In addition to the studies of layered systems, numerical simulation of flow and mechanical properties of hydrate-bearing sands at the multigrain scale will be conducted here to extend earlier work by LBNL.

The primary benefits of this lab-based research is the provision of critical information for interpreting other laboratory and field tests including injection of CO2 and N2 into methane hydrate-bearing reservoirs, and production of methane from layered hydrate-bearing sediments, and systems under thermal, chemical, or capillary pressure gradients. Questions asked and answered on this project will be from a reservoir perspective understanding that many nonideal conditions can exist.

Accomplishments (most recent listed first)

Budget Period 6 (July 2017 – June 2018)

  • None to date 

Budget Period 5 (July 2016 – December 2017)

  • Generated a preliminary working version of a new permeability code to be used in prediction of the behavior of a hydrate-bearing medium based on X-ray micro CT and three hydrate habits.
  • Completed multiple tests on the hydrate dissociation point in saline systems providing indication that brine systems result in a hydrate equilibrium range rather than sharp equilibrium points.

Budget Period 4 (July 2015 – June 2016) 

  • Completed development of new lab pressure cell with increased sample size and additional feed throughs to allow more efficient setup and control of additional temperature manipulation experiments. Completed investigation of the effect of thermal gradient and gradient oscillation on hydrate behavior using existing pressure cell.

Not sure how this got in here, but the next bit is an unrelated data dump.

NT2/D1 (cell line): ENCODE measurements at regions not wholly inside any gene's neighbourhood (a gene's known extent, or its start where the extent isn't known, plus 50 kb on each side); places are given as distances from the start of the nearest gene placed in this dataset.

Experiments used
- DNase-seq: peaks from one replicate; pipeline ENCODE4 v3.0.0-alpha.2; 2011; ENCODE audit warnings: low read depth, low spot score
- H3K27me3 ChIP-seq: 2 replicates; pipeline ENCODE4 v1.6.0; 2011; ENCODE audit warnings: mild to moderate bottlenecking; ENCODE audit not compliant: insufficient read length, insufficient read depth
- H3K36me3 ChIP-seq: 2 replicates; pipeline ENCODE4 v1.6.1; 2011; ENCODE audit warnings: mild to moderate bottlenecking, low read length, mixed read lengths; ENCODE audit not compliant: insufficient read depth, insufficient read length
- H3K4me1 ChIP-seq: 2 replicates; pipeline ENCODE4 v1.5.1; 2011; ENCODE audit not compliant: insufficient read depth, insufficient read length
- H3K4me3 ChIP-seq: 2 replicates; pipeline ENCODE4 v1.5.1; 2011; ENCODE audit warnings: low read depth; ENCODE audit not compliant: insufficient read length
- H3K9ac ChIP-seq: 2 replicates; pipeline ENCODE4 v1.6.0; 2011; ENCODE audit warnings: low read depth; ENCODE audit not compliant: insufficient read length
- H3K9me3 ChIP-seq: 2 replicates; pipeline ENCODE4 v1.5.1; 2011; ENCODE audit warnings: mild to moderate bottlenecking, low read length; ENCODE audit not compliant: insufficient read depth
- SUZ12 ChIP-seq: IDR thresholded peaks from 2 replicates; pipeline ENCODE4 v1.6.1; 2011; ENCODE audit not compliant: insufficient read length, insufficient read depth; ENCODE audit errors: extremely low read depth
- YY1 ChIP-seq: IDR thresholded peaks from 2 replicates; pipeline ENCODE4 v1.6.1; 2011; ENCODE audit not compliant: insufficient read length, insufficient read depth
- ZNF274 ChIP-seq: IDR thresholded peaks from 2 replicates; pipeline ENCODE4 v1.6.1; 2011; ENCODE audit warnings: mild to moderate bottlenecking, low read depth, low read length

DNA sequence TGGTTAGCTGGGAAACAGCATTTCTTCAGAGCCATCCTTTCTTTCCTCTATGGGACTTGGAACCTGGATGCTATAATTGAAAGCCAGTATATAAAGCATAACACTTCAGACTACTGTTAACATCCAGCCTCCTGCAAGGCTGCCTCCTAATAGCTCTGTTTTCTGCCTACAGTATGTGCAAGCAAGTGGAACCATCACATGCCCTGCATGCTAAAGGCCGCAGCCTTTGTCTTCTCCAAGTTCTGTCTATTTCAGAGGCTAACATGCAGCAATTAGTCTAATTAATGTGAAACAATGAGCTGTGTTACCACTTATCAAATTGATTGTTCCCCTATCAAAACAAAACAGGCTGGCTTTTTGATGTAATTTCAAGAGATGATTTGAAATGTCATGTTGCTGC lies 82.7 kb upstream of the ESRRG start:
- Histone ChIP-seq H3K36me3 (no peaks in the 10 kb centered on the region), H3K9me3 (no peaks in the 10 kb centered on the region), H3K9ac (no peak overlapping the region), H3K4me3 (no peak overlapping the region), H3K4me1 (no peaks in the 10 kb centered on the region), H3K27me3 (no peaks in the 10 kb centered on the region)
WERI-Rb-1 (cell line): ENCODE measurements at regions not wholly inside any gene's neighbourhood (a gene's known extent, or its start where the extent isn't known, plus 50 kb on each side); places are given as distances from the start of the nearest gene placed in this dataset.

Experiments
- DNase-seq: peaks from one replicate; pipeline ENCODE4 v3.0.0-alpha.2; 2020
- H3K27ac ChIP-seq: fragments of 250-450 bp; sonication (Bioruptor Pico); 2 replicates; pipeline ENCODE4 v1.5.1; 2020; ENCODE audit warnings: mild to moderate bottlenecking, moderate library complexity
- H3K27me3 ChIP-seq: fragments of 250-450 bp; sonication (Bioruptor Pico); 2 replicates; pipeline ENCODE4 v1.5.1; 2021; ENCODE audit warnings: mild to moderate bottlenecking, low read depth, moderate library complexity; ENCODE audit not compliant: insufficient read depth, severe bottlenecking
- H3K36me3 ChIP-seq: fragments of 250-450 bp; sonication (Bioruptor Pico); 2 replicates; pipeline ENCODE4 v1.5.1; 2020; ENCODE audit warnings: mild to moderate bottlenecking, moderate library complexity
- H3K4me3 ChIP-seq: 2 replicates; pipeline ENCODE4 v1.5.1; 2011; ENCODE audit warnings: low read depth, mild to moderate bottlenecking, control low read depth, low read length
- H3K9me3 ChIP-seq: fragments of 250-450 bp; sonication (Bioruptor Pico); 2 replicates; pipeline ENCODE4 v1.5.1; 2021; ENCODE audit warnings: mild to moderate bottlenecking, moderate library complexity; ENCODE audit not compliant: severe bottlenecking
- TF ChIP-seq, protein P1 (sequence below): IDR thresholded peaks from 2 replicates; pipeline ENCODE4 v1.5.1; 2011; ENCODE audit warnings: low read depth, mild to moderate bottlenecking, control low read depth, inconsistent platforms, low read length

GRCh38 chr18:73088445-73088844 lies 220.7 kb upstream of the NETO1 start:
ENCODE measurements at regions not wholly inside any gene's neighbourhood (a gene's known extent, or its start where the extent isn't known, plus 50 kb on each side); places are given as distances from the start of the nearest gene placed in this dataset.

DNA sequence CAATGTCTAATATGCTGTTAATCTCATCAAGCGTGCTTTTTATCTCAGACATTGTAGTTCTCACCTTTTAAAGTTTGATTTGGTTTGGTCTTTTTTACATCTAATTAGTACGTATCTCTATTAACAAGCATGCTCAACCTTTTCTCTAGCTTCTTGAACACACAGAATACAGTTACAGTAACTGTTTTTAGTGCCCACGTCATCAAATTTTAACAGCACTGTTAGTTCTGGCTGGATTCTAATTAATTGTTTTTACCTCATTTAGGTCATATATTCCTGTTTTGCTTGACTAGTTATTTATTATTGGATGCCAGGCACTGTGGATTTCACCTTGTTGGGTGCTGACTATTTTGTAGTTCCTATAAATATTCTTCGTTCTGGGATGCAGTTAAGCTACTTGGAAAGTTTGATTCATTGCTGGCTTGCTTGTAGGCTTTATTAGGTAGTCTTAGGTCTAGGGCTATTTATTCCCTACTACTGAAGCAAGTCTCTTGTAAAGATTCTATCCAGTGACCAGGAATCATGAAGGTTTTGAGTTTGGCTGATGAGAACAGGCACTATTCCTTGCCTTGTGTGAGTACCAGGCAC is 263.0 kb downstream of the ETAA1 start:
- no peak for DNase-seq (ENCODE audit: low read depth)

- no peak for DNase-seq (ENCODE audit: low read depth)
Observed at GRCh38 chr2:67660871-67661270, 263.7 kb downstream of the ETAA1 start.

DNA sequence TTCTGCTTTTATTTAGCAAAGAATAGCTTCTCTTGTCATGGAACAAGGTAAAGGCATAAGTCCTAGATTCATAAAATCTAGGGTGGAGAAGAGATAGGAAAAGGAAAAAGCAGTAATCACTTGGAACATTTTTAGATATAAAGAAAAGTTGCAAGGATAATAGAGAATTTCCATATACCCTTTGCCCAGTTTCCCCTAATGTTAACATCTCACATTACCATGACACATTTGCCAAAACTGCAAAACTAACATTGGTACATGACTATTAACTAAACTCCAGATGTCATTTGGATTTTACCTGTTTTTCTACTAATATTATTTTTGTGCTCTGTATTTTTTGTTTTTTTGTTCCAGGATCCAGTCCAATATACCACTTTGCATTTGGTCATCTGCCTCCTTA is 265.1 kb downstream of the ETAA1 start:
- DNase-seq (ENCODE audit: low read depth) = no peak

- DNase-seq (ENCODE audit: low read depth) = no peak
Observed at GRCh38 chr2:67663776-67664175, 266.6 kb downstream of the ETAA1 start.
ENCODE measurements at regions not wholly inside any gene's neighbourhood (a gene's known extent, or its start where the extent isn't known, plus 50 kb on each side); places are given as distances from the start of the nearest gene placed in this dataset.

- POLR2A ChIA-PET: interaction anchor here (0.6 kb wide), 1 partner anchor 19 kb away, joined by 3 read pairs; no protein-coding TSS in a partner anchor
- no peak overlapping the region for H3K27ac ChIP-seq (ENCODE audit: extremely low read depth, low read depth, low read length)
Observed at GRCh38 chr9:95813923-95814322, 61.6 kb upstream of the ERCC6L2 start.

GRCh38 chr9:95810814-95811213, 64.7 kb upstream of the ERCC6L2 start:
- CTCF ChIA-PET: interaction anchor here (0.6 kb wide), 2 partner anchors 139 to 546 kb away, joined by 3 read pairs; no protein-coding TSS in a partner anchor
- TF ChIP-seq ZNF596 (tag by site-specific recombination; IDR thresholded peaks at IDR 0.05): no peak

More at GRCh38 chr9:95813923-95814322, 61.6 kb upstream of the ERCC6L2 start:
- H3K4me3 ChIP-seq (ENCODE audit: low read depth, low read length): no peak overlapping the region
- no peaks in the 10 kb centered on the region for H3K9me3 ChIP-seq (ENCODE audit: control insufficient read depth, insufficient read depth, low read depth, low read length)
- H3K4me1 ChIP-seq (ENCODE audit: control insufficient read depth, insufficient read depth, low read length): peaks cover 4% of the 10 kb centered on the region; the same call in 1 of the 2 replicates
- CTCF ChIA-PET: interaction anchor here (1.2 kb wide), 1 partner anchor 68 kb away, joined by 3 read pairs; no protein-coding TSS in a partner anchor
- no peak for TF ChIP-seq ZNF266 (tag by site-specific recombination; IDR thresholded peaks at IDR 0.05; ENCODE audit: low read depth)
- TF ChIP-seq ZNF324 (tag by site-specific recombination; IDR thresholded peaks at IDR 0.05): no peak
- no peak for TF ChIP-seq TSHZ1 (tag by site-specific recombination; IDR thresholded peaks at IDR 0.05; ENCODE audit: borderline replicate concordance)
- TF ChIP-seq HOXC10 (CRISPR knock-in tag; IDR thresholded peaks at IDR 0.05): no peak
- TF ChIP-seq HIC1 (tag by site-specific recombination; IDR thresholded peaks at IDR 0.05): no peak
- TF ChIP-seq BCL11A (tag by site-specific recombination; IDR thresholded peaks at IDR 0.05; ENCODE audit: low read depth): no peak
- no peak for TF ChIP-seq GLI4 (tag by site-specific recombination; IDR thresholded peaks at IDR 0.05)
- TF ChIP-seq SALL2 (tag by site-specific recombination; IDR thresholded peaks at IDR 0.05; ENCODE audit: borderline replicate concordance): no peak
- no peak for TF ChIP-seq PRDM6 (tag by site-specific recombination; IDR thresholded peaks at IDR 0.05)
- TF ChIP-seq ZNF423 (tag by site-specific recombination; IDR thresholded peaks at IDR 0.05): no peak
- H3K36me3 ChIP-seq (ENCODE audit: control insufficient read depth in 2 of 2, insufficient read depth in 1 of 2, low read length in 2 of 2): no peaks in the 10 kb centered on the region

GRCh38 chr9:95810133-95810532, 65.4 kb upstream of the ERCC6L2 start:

• Completed multiple tests to examine the effect of thermal gradient on hydrate system behavior. Additional changes are needed to better control temperature gradient.
  • Completed lab setup for experiments on gas production from layered hydrate system and conducted initial experimental runs.
  • Completed a new system for the automated calculation of bulk and shear modulus for sub-volumes of a larger 3D image sequence as part of the effort focused on grain scale computation of HBS properties using MicroCT images.
  • Developed MATLAB interface to allow utilization of ELAS3D finite element code in an automated context to be applied to evaluation of elastic properties of models of hydrate bearing sediments.

Budget Period 3 (June 2014 – June 2015)

  • Obtained all materials required for conducting a test of a layered system and working to resolve leak path issues for the experimental setup.
  • Rebuilt hydrate pressure vessel.
  • Redesigned and built new temperature control jacket allowing Teflon coating of pressure vessel to eliminate external corrosion.
  • Examined hydrate sample layering techniques using sand and available layered sandstone.

Budget Period 2 (June 2013 – May 2014)